Palliative care for COPD patients
Palliative CareCenter and Hospice of Catawba Valley recently developed a program for patients in advanced stages of Chronic Obstructive Pulmonary Disease, also known as COPD.
Caron Tucker, RN and PCHCV vice president of outreach, said the specialized program is designed to meet COPD patients' unique needs while maintaining and improving their qualities of life.
According to the Center for Disease Control, COPD is a group of diseases that causes airflow blockage and breathing-related difficulties. COPD also includes emphysema and chronic bronchitis.
Tucker said COPD is the fourth leading cause of death in the United States and COPD patients account for about 12 percent of the Hospice census. With that large number of COPD patients, constant hospital care can be costly and time consuming.
"By working together with area physicians, hospitals, respiratory therapists and durable medical equipment companies, our goal is to provide a top-notch service, meeting the needs of those with a serious lung condition," Tucker said.
In the United States, tobacco use is a key factor in the development and progression of COPD, according to the Center for Disease Control. Other risk factors include air quality, genetics and frequent respiratory infections.
The COPD program is offered in two ways at PCHCV. The first option is a Life Transitions program called At Home with COPD.
"In our research about disease-specific needs, we found that patients with COPD were, at some point in their illness, having to make frequent trips to hospital emergency departments to receive treatment for distressing symptoms associated with the disease," said David Clarke, PCHCV CEO. "We discovered that with proper training and protocols, palliative care physicians and nurse practitioners could provide many of these treatments in the home, relieving the patient and family of the burden of frequent, time-consuming trips to hospitals."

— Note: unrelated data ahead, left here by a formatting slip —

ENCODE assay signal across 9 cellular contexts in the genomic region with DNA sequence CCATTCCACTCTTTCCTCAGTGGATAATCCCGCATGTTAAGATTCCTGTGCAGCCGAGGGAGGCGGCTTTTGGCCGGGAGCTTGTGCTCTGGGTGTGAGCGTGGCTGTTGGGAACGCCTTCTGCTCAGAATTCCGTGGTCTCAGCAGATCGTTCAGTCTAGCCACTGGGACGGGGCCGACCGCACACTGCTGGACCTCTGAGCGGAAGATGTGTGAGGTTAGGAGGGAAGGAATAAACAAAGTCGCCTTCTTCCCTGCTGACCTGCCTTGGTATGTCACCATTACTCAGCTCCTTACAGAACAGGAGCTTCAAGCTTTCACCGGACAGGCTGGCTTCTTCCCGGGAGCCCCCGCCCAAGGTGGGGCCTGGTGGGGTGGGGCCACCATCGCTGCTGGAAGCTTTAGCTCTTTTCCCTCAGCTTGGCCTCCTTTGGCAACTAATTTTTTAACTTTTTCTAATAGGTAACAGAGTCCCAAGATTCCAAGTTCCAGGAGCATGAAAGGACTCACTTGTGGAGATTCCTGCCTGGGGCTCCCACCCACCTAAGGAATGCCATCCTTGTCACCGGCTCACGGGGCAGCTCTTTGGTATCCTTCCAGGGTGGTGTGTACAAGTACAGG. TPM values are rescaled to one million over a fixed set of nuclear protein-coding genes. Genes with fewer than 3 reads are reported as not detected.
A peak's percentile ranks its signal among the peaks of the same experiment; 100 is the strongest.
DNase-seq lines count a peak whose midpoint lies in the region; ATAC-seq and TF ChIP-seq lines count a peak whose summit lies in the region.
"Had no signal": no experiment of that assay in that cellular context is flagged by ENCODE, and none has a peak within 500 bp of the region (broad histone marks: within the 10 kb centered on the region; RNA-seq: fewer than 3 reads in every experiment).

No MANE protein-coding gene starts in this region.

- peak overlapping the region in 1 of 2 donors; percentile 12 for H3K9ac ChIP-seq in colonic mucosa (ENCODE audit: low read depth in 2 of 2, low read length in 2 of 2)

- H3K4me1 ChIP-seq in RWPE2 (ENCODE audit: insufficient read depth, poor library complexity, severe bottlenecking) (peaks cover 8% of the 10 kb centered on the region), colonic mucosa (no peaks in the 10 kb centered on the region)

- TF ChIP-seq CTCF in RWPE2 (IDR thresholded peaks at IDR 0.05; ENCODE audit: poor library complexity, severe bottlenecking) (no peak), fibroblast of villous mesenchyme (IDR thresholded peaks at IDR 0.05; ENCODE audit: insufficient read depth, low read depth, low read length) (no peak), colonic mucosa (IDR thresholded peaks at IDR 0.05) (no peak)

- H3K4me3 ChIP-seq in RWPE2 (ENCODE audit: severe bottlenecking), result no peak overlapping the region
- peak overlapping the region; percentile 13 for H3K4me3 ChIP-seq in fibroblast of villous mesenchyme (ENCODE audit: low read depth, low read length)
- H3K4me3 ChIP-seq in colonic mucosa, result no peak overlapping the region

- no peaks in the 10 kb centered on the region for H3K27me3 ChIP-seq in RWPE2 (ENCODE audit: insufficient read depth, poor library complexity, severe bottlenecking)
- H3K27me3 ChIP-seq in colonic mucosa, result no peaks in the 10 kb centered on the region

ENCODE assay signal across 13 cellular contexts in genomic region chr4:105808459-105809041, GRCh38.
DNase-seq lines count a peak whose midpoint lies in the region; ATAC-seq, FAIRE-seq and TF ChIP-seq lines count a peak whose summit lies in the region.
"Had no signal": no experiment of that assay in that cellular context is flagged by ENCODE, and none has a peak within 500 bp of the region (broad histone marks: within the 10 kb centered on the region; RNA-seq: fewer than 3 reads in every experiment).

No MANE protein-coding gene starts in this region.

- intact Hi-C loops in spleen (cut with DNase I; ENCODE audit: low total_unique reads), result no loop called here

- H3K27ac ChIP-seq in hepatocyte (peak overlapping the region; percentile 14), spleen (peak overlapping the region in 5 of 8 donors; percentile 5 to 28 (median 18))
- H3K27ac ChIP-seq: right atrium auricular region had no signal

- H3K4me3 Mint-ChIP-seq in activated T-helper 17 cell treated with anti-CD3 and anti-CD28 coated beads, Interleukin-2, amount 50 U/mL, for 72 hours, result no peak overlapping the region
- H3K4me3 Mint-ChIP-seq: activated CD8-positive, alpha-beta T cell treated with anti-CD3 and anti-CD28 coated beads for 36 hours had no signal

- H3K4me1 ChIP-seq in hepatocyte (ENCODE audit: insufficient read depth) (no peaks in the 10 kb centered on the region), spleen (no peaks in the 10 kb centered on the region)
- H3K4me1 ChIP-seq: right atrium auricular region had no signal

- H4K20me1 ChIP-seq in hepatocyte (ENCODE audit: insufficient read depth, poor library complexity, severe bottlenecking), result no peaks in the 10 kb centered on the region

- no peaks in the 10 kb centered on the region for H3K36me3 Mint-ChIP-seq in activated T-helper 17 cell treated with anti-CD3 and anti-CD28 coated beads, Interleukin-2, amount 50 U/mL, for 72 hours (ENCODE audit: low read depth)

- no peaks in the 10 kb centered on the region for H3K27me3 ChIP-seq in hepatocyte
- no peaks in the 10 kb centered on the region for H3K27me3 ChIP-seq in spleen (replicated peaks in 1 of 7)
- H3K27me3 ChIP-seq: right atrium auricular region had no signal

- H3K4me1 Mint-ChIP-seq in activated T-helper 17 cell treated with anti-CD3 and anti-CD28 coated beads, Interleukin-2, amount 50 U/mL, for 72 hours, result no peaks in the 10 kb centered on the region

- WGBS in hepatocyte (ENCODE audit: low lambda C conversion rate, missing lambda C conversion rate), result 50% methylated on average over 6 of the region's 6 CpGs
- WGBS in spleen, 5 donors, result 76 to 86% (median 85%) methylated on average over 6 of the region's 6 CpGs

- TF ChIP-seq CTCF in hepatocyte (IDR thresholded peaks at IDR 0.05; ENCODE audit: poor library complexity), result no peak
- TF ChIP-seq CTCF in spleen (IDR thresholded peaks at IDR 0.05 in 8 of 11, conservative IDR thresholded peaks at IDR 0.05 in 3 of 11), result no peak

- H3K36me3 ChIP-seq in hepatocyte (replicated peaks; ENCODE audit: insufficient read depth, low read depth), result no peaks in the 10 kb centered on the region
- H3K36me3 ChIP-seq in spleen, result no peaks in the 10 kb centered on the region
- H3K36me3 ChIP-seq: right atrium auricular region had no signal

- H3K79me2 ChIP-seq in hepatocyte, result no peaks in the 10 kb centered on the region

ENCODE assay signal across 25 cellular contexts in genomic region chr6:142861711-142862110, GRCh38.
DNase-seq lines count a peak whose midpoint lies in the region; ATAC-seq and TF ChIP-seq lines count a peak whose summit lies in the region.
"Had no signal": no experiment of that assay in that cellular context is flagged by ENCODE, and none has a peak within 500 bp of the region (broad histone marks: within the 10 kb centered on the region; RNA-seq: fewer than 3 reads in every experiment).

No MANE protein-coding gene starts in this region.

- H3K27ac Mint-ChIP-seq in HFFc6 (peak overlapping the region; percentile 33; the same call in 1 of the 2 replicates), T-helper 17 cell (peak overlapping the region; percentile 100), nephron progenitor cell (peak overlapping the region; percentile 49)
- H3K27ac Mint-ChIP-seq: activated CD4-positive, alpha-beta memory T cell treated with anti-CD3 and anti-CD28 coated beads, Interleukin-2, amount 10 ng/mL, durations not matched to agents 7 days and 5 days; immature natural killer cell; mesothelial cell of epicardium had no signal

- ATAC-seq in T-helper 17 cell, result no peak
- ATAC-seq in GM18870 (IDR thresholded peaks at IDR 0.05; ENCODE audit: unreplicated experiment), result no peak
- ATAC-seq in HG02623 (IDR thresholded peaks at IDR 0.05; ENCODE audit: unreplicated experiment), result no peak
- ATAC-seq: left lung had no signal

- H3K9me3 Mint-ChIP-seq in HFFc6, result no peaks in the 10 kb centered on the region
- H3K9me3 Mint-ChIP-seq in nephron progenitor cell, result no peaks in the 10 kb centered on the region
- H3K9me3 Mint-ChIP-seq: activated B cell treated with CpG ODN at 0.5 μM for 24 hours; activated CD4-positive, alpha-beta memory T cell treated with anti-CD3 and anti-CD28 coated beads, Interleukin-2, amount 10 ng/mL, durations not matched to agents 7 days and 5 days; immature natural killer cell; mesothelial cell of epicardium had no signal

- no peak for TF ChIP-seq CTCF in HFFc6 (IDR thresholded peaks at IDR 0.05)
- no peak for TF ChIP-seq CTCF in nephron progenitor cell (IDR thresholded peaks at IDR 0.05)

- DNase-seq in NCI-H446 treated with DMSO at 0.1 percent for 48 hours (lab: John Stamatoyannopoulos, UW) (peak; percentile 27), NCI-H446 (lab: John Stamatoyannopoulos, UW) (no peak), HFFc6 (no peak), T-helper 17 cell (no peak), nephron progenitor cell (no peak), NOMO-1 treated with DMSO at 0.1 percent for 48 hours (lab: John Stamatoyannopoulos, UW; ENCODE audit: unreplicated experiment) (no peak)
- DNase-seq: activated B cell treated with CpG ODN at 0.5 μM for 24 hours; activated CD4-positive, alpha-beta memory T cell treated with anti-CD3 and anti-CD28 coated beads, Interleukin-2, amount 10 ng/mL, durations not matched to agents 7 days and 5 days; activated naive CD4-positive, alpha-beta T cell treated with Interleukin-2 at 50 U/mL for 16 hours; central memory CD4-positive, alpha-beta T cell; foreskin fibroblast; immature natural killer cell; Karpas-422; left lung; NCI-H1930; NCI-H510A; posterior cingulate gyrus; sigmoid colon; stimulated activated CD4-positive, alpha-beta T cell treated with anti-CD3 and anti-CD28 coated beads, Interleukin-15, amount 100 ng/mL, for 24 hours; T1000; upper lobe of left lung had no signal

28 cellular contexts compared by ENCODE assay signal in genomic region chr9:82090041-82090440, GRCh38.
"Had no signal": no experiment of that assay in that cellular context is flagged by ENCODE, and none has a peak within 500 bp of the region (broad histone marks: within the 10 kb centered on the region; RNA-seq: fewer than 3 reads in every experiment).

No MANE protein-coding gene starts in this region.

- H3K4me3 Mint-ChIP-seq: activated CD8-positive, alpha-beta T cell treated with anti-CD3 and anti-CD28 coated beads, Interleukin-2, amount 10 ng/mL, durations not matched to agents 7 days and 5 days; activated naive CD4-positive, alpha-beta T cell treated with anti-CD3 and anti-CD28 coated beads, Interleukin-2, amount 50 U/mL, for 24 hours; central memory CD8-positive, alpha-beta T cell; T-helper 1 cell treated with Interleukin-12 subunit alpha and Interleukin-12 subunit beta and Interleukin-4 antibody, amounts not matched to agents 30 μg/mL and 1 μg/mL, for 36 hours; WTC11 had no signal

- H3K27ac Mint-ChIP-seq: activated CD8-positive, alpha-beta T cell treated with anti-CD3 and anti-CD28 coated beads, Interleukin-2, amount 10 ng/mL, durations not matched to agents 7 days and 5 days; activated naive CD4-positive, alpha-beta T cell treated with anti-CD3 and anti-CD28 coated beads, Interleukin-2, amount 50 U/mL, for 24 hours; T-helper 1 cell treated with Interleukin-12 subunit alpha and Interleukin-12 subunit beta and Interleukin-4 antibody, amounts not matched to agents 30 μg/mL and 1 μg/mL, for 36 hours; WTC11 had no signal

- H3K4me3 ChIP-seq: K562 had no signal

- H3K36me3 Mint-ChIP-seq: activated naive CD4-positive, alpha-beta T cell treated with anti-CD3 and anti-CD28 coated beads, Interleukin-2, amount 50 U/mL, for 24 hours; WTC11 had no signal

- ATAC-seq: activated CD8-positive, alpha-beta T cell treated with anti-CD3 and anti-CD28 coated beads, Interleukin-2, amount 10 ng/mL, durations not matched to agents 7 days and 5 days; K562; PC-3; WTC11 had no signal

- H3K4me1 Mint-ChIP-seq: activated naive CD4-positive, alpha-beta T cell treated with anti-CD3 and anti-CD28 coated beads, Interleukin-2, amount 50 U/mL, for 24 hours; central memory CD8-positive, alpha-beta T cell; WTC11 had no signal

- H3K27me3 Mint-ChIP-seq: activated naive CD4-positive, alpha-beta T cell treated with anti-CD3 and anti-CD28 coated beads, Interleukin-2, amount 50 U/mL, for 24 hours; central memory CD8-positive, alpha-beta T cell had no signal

PCHCV's COPD program, however, is designed to maximize quality of life without sacrificing service or care.
"This approach saves all involved in the process time and money, but the best part is realized in the improved quality of life for the patient," Clarke said.
In the At Home with COPD program, doctors recommend visits by palliative care doctors or nurses to a patient's home. The palliative care medical professionals manage COPD symptoms, which can include shortness of breath, infections and anxiety.
With At Home with COPD, patients receive care for acute situations and disease symptoms without having to leave the place they call home.
"That's where they want to be -- at home," Tucker said.
The second component of PCHCV's COPD program is a Hospice program for patients with advanced stages of COPD. Through the Hospice program, COPD patients work with a team consisting of medical professionals, a social worker, a chaplain and others trained for disease management.
PCHCV staff members completed specialized training with the help of Dr. Kathy Wilson, a hospitalist and pulmonologist with Catawba Valley Medical Center.
The program also helps COPD patients' caregivers with their changing roles in the lives of their loved ones.
"(Caregivers) often don't have the resources and education to feel comfortable," Tucker said, adding caregivers are often faced with difficult questions and situations after a primary care physician's normal business hours. "(Caregivers) feel like they have a resource. They have someone they can call."
Tucker said PCHCV staff recently had a patient with COPD and heart complications whose health complications made it difficult to lie in bed.
Staff members worked with the man to manage his illness and encouraged him to wear an oxygen mask while resting. A CNA nurse was assigned to his care, and now the man's quality of life has improved, Tucker said.
"He's able to carry on knowing that he's got someone to help him," Tucker said.
PCHCV serves six counties, including Alexander, Catawba, Burke, Caldwell, Lincoln and Iredell counties. Anyone can refer a patient for PCHCV COPD program services, and once the referral is made, staff members will contact the patient's primary care physician to determine which program best suits the patient's needs.
"We find that a lot of times, these programs are out here, but these families don't have access to information," Tucker said.
To refer a patient, call (828) 466-0466.